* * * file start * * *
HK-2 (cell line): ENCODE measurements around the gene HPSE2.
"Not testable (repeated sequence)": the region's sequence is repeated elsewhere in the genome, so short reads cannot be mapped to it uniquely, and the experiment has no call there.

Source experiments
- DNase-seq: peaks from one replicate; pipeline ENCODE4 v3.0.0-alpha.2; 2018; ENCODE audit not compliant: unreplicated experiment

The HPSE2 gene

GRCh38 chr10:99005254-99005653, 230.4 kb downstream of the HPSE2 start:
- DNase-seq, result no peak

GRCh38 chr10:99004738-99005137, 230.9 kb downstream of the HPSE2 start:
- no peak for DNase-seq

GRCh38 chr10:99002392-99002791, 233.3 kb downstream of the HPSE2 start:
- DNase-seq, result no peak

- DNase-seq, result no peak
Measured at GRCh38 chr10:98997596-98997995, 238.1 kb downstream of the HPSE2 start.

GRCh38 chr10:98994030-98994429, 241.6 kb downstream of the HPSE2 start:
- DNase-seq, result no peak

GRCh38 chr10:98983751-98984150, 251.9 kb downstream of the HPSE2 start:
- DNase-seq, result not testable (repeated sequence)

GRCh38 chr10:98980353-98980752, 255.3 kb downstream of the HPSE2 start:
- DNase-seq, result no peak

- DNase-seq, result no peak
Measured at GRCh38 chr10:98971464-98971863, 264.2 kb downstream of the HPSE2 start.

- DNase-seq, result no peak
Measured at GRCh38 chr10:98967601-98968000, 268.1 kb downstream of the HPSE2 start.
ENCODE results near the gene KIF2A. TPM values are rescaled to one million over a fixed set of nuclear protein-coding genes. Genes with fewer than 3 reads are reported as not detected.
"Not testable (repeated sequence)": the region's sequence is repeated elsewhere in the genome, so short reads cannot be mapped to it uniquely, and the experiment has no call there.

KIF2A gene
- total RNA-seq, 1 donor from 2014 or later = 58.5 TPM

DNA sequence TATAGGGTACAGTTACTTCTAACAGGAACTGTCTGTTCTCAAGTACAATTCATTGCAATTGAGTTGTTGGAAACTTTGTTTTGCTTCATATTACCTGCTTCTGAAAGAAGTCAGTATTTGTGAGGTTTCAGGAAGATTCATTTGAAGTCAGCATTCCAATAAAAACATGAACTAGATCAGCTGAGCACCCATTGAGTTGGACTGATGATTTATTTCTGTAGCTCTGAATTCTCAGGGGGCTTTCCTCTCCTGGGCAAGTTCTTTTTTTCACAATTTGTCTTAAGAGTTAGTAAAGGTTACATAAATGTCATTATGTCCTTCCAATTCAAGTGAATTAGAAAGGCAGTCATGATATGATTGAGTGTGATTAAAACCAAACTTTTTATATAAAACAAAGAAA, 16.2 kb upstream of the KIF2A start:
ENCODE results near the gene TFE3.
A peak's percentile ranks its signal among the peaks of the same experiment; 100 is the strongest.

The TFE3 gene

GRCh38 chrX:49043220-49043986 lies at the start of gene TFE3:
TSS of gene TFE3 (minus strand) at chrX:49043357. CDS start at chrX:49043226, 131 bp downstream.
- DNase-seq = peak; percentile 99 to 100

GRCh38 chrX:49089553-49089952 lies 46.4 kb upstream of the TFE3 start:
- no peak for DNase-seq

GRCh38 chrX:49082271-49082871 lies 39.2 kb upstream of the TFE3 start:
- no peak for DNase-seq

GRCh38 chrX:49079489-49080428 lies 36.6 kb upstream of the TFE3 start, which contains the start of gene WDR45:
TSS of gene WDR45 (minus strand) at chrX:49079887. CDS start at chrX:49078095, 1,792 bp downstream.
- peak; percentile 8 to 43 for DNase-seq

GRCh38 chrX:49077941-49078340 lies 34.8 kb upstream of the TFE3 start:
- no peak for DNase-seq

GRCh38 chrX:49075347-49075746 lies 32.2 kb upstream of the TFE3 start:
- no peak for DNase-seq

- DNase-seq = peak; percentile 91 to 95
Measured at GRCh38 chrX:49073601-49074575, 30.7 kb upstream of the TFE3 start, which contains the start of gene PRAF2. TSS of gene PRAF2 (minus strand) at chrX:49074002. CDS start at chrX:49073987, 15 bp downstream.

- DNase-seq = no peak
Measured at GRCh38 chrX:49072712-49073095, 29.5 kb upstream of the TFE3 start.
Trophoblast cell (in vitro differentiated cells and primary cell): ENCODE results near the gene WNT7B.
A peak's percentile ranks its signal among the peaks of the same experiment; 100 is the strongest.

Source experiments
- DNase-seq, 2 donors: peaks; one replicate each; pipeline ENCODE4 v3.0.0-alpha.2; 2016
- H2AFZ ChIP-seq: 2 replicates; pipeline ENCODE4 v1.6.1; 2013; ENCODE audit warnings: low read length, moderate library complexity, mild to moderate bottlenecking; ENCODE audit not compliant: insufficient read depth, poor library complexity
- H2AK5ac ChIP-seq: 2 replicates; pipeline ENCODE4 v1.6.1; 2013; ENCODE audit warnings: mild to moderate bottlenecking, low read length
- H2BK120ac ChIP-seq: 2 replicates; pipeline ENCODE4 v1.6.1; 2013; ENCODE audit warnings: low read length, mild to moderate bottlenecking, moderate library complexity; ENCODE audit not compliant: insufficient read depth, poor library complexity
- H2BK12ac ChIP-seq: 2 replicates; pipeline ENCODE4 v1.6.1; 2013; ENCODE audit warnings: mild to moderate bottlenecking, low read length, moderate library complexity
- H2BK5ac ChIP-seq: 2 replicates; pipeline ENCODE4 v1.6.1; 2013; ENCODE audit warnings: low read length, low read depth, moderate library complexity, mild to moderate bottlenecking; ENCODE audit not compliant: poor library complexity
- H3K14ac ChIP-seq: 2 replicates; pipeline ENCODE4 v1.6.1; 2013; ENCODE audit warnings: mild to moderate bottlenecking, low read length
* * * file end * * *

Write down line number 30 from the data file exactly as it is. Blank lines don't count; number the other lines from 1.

A peak's percentile ranks its signal among the peaks of the same experiment; 100 is the strongest.